I am sorry if this question is vague since I am completely unfamiliar with probability theory.

Suppose that we have a family of real-valued random variables $X_n$ (say, all of them have mean 0) on some probability space and we would like to show that $X_n$ converges to Gaussian weakly.

What are the standard/general techniques of showing such convergence to Gaussian distribution?

I am aware of the following two:

  • Moments. Check that $E[X_n^k]$ converges to the $k$-th moment of Gaussian for all $k \in \mathbb{N}$.
  • Work with characteristic functions instead. This seems to be the method to prove for example, the classical central limit theorem.
  • Stein's method also seems to be common in practice these days, although I am not sure if this is a real workhorse in probability theory.

and I just want to know if this is how people usually approach this in probability theory, or there are some other general approaches as well.

Along the same lines, I also want to know about the techniques of showing convergence of complex random variables to the complex Gaussian. This can probably be reduced to the real case by separating the real/complex part and checking their covariance, but I would be curious to know if there is some uniform way of viewing this as well.

Thank you!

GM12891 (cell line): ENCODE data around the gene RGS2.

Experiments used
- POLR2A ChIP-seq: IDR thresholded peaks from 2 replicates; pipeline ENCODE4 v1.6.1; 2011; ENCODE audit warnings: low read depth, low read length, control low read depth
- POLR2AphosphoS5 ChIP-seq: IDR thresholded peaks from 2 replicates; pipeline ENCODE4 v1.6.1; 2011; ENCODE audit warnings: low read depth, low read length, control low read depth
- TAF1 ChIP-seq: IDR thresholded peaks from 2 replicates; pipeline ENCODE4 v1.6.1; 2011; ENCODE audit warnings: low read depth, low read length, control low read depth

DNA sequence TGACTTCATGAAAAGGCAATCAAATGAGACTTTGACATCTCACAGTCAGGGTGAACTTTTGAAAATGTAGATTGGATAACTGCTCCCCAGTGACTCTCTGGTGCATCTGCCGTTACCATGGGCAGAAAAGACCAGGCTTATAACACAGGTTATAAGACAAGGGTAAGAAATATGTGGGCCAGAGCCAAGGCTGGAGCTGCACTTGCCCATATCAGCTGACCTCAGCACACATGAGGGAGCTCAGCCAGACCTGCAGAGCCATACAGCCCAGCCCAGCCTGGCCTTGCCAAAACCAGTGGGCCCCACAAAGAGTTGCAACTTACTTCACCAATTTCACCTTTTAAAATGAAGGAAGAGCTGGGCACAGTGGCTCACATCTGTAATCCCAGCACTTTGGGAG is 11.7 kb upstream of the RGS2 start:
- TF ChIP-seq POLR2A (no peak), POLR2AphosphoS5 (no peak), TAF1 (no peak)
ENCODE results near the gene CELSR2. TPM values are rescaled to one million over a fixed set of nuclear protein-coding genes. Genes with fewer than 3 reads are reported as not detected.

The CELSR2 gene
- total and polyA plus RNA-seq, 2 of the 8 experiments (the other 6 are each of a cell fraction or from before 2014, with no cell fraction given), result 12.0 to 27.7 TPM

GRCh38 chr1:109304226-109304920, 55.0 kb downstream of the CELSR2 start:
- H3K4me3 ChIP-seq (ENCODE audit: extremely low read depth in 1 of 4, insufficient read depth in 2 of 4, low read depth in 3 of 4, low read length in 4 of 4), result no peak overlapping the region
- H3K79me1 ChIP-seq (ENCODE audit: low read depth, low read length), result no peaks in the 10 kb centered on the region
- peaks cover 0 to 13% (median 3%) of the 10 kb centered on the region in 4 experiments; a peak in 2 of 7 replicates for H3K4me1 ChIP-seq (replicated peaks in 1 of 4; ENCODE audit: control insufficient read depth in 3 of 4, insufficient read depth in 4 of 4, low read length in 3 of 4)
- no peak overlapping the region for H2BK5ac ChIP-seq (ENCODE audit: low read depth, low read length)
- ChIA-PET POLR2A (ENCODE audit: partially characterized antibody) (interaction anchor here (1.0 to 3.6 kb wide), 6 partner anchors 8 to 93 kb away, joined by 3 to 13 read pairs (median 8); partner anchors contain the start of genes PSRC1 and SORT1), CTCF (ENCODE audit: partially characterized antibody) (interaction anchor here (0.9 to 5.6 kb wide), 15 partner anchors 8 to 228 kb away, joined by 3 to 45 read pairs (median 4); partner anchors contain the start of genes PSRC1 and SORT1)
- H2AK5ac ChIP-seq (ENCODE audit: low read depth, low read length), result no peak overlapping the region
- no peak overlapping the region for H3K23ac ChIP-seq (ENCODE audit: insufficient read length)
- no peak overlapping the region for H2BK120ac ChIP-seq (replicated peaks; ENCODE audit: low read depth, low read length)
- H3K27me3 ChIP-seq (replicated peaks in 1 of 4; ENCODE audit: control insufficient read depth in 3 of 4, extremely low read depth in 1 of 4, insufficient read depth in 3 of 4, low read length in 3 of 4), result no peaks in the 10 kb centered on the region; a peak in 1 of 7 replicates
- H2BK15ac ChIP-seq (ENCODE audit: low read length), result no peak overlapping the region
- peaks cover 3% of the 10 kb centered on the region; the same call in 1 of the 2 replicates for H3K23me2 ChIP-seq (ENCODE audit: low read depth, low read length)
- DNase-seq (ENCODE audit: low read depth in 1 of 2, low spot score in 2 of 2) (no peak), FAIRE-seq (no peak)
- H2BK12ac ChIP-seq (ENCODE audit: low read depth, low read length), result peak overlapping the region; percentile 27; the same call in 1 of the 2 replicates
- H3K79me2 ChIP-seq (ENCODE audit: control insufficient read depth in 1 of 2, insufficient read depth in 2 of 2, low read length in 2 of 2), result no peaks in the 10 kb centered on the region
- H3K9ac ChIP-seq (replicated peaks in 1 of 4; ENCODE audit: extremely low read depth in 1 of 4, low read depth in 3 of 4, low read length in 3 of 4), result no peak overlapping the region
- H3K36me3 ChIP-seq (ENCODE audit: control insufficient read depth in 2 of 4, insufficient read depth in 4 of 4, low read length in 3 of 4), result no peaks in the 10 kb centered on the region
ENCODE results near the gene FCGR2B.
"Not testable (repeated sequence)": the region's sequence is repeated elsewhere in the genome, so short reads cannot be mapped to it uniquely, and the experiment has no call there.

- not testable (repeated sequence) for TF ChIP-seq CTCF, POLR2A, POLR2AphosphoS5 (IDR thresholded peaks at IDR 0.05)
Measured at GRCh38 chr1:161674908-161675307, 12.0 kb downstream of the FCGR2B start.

1 Answer 1


I think the three methods you listed pretty much cover it.

However I'd like to stress that Stein's method is, to use your terms, a real workhorse in probability theory, especially in stochastic geometry. There are two advantages to Stein's method:

  • It gives rates of convergence. For example the Berry-Essen theorem that states that if $(X_{i})$ are iid variables with finite third moments, $S_{n}=n^{-1/2}\sum^{n}_{i=0}X_{i}$ and $N$ has centered reduced normal distribution then \begin{equation*} \sup_{x\in\mathbb{R}} \mathbb{P}(S_{n}\leqslant x) - \mathbb{P}(N\leqslant x) \leqslant C\mathbb{E}(|X|^{3}) n^{-1/2} \end{equation*} where $C$ is a universal constant. This is rather difficult to prove with characteristic functions (the original article by Berry and Esseen does it though) but it is very easy with Stein's method.
  • It is very robust, in the sense that it still works pretty well in the case that $X_{n}$ does not arise as a sum of independent variables. This is particularily useful in stochastic geometry. Many examples are given in the following introduction to Stein's method.

I still remain rather unhappy with all these methods of proving convergence to the normal law: all seem to tackle the problem indirectly and in my opinion do not help understand what is that makes the normal law a distribution that appears everywhere where a sum of (more or less) independent variables occurs.

I don't have any satisfying answer for your question regarding the complex Gaussian.

  • $\begingroup$ Thanks for your answer, and in particular the link to the survey! $\endgroup$
    – Pig
    May 13, 2015 at 4:03

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